For: college freshmen, or any college student who is looking to create success, build resilience, manage college stress and infuse their life with personal leadership development principles.
1). Build a support network.
College is meant to be a shared experience. You don’t have to navigate it alone. As soon as you arrive on campus and get settled in, I encourage you to visit three offices on your campus with a goal to build relationships with their staff:
- The Career Center. Make an appointment to speak with a career advisor and introduce yourself from day one of your college experience. You can initiate a conversation by saying something as simple as, “Hi, I’m a new student at [your university or college] and I’ve heard that visiting the career center is a must on my “make the most of my college experience” list. Can you tell me about the kinds of services you offer to freshmen like me?” Your career advisor/counselor can help you choose a major that’s the best fit for your strengths and passions, and coach you on how to best position yourself inside the careers that sound most exciting to you. Your advisor can also help you alleviate recession-caused doom and gloom fears about job prospects by helping you think bigger than you ever imagined before while creating a practical 4-year action plan with baby steps to help you realize your goals. I still keep in touch with my career advisors from my alma mater eleven years out of college. The career center staff wants to help you. All you have to do is make the first appointment!
- The Office of Alumni Relations. This advice may sound strange considering you’re a brand new college student but did you know that you can network with your school’s graduates from day one of your college experience? You can tap into your school’s online alumni database and find graduates who are doing cool things that you’d like to learn more about. Say you’re exploring majoring in English, Political Science, Communications or Business but you’re not sure where those majors will carry you. Through the alumni database, you can initiate relationships with working professionals who graduated with the majors you’re interested in. Since the graduates chose to be part of the alumni database they have agreed in advance to being contacted by you! You can request informational interviews, and even possibly job shadow alumni to work. Think of the insider knowledge and connections you could gain before you spend tens of thousands of dollars in a major that may not help you position yourself inside the careers that you’re most passionate about.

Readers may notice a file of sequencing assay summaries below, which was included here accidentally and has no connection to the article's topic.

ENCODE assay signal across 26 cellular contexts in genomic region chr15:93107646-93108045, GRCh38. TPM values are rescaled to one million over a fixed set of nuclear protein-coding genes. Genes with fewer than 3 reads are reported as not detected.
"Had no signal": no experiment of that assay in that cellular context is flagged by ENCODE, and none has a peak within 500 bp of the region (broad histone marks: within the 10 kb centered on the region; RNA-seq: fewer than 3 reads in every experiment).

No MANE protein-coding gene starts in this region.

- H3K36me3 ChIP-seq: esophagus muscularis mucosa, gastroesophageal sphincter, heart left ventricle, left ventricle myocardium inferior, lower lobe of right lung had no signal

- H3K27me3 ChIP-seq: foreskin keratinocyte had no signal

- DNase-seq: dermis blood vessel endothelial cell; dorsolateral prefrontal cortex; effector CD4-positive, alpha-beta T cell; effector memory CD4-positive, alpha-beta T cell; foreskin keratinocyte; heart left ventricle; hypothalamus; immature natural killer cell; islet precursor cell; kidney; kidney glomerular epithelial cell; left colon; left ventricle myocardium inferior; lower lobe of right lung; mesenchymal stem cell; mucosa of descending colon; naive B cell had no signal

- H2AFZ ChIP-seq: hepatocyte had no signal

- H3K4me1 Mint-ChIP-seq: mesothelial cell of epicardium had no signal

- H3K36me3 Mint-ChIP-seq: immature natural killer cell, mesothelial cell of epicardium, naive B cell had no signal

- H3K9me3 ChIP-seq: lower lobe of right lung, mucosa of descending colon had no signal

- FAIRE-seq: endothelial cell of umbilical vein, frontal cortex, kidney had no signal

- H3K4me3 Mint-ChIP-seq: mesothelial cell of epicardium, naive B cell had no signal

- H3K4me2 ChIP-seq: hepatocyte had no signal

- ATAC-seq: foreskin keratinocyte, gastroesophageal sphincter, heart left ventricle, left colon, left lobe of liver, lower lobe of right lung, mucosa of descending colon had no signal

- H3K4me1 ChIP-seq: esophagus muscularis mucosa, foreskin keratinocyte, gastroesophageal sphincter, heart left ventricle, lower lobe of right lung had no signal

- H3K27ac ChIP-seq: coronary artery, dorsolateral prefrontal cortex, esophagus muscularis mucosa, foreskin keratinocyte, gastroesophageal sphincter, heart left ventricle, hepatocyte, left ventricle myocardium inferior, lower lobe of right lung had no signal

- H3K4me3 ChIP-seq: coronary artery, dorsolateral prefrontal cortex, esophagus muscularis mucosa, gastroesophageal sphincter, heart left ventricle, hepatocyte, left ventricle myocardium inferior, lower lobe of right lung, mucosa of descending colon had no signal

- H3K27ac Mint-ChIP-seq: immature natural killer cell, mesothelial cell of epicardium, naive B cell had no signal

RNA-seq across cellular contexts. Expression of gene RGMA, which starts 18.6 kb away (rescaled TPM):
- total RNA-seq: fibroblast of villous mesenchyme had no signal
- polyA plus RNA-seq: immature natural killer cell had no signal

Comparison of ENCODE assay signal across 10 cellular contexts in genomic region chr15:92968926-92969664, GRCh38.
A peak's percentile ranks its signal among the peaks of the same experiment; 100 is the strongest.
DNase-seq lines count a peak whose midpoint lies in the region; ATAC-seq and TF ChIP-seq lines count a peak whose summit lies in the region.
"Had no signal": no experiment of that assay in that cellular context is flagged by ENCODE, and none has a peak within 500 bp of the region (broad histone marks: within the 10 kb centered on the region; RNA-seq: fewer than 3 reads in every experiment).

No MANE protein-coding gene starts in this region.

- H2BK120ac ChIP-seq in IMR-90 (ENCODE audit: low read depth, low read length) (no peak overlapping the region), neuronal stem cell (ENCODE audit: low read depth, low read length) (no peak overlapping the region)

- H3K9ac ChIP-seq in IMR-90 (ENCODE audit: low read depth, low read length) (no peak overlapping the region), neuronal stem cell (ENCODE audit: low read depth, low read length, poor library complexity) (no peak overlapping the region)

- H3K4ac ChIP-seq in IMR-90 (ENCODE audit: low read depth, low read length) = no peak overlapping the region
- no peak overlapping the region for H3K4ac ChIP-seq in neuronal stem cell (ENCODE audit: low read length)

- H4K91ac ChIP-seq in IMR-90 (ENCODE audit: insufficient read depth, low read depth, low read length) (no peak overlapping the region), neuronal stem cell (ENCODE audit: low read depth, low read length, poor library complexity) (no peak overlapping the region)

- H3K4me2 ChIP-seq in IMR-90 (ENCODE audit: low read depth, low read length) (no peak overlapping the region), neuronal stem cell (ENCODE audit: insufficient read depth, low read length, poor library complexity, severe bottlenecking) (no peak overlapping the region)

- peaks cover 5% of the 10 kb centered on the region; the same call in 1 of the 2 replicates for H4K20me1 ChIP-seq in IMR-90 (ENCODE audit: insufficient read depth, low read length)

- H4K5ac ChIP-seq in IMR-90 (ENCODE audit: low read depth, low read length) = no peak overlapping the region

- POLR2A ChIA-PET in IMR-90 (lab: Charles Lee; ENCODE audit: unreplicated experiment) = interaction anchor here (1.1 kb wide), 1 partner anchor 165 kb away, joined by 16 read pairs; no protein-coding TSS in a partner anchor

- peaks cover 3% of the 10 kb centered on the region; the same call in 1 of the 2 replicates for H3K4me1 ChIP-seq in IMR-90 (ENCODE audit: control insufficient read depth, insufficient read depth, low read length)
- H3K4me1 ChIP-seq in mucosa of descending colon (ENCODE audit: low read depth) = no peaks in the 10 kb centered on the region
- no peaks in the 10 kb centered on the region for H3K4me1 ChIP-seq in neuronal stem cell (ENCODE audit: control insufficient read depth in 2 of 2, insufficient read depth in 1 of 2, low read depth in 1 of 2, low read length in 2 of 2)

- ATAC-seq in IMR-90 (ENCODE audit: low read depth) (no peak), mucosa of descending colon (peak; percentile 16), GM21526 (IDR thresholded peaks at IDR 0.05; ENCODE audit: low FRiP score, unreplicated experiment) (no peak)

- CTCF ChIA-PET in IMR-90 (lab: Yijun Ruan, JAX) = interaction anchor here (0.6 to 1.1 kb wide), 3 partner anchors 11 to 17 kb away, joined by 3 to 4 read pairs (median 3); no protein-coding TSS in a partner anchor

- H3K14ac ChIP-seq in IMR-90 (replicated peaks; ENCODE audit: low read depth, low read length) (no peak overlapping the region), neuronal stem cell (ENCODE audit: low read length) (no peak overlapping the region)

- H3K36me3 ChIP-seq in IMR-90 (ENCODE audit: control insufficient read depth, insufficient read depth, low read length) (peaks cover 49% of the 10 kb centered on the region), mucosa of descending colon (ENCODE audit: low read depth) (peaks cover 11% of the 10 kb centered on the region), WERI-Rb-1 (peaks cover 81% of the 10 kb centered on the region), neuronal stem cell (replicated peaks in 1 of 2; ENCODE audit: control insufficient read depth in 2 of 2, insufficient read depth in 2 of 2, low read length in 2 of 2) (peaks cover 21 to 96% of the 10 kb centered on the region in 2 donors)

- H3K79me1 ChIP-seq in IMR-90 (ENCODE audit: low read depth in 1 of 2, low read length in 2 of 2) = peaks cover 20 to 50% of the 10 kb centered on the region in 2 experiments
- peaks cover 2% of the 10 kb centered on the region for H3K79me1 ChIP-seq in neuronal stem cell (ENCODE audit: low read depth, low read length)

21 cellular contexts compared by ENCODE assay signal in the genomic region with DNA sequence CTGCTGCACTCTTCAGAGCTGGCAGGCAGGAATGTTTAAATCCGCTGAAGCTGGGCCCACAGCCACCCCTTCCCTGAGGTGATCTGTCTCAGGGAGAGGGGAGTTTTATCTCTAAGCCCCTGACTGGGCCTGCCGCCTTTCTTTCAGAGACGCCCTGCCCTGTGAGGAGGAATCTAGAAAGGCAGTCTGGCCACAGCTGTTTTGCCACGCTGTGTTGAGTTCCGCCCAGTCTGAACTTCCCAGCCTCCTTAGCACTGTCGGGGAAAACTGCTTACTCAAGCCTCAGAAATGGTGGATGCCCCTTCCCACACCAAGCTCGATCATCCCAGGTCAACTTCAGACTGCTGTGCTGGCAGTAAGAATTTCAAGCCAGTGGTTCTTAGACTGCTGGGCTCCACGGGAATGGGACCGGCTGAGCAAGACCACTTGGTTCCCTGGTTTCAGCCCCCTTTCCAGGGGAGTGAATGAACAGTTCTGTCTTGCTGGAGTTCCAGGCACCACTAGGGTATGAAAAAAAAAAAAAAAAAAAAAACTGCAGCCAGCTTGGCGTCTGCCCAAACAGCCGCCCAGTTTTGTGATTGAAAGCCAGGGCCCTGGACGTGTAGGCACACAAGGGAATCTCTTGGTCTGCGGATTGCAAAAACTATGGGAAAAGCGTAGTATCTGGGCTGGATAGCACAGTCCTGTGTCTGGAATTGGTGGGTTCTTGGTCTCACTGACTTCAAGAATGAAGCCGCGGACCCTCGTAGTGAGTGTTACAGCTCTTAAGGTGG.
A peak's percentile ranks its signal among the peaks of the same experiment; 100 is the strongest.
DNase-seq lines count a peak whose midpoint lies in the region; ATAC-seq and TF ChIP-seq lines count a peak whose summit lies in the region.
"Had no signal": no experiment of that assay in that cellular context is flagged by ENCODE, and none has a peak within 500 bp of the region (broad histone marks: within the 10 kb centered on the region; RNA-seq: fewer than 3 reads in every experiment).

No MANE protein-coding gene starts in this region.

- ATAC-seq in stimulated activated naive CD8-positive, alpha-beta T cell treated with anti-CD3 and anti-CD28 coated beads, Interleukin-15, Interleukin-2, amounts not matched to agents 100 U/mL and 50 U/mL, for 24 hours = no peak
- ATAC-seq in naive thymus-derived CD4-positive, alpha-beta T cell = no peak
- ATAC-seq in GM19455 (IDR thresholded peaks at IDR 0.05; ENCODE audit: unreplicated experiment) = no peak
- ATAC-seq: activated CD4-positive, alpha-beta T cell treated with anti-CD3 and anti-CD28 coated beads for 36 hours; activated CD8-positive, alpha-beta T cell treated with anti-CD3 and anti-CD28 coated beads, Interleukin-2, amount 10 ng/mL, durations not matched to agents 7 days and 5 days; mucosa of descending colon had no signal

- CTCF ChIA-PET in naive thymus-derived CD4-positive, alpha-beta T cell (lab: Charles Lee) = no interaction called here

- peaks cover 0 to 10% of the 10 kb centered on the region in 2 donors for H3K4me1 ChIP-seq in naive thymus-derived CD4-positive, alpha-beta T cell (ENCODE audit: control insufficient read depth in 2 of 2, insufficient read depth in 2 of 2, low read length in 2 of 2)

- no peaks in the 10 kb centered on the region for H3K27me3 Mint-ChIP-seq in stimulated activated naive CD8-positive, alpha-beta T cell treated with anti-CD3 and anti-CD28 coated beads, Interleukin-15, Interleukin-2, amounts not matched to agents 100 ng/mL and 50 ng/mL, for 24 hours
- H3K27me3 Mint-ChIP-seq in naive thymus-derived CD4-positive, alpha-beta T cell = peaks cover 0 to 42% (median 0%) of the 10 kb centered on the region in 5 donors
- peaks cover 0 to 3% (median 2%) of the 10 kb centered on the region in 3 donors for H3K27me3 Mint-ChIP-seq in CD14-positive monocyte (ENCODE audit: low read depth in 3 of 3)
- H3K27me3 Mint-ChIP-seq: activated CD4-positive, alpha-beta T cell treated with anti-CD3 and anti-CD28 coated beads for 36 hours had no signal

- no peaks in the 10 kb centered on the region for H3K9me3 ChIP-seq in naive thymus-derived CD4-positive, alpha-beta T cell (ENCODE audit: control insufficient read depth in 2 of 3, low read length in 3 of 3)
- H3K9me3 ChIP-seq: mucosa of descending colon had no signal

- The Counseling Center or Wellness Office. According to the latest available figures from the American College Health Association’s National College Health Assessment, stress, sleep difficulties and anxiety are the biggest life issues that American students say affects their studies. The transition into college can be stressful, just as life can be stressful. There is no shame in admitting it or asking for help. In fact it’s a great act in personal leadership development to take care of your health by reaching out to a supportive community. A recent poll of more than 2,200 college students across 40 colleges and universities found that since starting college, over 70 percent of students have not considered talking to a counselor to help them deal with stress or other emotional issues. You have the opportunity to lead by example to break this cycle.
During your first month on campus, I also encourage you to stop by your professors’ offices during their posted office hours to say hello and introduce yourself. Initiate a relationship with your professors because they will be your greatest mentors, allies and advocates while you’re in college if you choose to let them get to know you.
Finally, consider getting a work-study job if you’re eligible, or join one or two extracurricular activities that sound exciting to you. That way you’ll meet your support network in other students whom you share interests with.
All of these things are free part of tuition opportunities that are available at most colleges and universities so go ahead and choose which ones work the best for you! If you’re a freshman the earlier you build your support network the better. If you’re a sophomore, junior, senior, or even a recent college graduate, relax, as it’s never too late to get started!
*Next week we’ll delve into Part 2 of our 5-part September series on how to Create a Successful & Sane College Experience. Sneak Peak: Ever felt the temptation to “do it all” in college in order to build your success portfolio? Want to know if that temptation is hurting or helping you create a successful college experience? Prepare yourself to hear a calming, fresh perspective on a controversial topic. See you next week!
Founder & President, Campus Calm™
Click here to learn more about Maria’s keynote presentations and workshops for college women leaders, college students and young professionals.